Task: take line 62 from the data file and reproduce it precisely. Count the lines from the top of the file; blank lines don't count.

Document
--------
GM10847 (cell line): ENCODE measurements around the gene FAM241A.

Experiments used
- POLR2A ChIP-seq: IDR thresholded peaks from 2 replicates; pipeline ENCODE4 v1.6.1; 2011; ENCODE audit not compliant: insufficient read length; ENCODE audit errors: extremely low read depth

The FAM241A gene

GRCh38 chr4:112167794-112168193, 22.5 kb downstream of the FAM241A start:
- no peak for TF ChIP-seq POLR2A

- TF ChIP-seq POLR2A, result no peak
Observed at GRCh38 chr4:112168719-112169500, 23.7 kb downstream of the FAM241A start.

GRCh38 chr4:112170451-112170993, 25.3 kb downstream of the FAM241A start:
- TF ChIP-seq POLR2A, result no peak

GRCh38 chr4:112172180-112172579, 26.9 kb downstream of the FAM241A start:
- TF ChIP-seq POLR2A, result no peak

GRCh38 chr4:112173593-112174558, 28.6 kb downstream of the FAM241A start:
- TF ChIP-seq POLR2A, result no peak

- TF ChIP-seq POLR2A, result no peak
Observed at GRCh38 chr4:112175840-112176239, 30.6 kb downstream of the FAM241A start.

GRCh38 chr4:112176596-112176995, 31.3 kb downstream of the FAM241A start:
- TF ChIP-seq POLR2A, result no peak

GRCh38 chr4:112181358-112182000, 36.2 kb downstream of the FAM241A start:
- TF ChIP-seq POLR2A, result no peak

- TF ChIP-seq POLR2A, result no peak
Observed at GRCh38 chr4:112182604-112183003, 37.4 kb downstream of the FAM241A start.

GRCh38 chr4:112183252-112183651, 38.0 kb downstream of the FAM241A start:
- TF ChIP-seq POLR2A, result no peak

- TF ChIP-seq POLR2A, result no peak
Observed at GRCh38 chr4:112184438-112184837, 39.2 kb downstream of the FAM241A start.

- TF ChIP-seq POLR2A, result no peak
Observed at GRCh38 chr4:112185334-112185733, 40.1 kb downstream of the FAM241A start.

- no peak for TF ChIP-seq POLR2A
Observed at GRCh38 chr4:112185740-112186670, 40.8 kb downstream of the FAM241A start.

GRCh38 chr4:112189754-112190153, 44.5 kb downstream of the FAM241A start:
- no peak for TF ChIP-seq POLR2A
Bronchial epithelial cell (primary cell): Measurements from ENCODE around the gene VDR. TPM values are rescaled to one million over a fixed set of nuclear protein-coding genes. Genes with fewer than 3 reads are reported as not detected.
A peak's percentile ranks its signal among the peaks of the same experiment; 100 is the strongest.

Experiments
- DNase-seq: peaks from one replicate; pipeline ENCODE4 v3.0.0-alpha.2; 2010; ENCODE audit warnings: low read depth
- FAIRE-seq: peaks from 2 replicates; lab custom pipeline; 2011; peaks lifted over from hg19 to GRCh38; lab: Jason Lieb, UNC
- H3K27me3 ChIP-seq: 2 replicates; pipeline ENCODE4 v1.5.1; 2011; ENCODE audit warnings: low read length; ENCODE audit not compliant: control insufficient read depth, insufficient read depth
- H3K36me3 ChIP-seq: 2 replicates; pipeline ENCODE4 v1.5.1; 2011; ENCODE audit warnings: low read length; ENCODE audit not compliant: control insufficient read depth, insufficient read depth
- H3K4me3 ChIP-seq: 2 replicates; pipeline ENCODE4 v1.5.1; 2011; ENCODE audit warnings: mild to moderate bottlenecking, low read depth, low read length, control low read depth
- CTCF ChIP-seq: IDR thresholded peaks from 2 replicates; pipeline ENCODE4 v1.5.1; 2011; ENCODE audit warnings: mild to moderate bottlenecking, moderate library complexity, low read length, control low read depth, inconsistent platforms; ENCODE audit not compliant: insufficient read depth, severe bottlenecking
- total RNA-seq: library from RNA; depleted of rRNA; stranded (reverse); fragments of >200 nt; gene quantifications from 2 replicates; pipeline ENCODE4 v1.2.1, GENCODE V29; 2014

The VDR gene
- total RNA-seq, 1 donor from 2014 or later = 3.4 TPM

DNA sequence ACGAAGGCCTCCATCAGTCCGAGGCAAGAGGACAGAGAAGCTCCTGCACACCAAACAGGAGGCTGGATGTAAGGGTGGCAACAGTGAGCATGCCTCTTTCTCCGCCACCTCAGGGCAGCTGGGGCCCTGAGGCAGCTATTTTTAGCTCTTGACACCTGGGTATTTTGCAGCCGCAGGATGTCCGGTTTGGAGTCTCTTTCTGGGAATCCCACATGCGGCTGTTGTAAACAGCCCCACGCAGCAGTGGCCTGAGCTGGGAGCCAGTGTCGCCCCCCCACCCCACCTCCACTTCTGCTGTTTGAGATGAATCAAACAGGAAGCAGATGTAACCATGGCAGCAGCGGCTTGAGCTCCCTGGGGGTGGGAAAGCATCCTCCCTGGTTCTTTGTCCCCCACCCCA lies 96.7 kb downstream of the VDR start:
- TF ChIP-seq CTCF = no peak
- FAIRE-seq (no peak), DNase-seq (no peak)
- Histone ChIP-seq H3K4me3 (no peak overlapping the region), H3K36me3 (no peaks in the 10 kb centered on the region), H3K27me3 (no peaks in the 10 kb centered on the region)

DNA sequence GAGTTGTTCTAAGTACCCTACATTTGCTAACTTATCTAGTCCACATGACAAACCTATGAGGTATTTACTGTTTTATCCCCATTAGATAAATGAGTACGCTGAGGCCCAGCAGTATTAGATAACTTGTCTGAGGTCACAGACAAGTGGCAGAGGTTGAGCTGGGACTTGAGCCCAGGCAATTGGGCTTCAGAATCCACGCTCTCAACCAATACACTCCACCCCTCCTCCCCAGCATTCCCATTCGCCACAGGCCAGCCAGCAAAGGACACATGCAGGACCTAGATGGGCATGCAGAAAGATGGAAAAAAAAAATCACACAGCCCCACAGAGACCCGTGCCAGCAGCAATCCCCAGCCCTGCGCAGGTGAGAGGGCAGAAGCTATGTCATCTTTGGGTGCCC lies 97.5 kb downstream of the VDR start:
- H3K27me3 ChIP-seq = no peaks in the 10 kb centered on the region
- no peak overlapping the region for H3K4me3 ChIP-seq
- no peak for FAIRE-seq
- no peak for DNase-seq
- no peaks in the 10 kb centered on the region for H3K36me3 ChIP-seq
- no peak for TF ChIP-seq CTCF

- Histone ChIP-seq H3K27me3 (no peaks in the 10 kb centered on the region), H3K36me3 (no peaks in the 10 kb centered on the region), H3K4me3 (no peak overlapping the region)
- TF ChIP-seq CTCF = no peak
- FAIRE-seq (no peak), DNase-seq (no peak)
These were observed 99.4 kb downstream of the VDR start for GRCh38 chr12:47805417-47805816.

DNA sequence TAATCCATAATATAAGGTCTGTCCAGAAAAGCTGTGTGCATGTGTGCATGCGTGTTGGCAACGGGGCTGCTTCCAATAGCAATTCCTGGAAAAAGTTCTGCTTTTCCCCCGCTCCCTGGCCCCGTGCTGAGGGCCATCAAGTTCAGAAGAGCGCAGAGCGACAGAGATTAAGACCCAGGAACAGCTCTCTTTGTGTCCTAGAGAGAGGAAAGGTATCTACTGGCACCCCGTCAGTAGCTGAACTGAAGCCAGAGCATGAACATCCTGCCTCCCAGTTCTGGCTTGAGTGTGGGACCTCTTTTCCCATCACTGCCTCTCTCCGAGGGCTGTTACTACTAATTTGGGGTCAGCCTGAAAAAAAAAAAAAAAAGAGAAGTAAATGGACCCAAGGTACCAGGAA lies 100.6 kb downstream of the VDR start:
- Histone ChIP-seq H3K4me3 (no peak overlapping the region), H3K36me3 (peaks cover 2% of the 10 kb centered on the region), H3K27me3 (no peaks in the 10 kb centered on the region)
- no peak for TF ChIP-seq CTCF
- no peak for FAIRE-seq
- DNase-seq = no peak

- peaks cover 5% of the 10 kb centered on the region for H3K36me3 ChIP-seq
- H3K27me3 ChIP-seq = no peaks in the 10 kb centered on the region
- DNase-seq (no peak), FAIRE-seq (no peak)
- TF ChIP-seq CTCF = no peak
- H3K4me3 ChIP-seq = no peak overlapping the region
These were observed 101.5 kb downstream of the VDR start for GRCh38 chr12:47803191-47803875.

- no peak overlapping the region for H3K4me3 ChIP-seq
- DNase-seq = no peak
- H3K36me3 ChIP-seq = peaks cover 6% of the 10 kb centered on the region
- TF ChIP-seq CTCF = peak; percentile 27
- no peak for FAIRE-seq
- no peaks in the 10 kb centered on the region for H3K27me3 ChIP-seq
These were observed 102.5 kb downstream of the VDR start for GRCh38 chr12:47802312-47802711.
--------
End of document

- no peak for TF ChIP-seq CTCF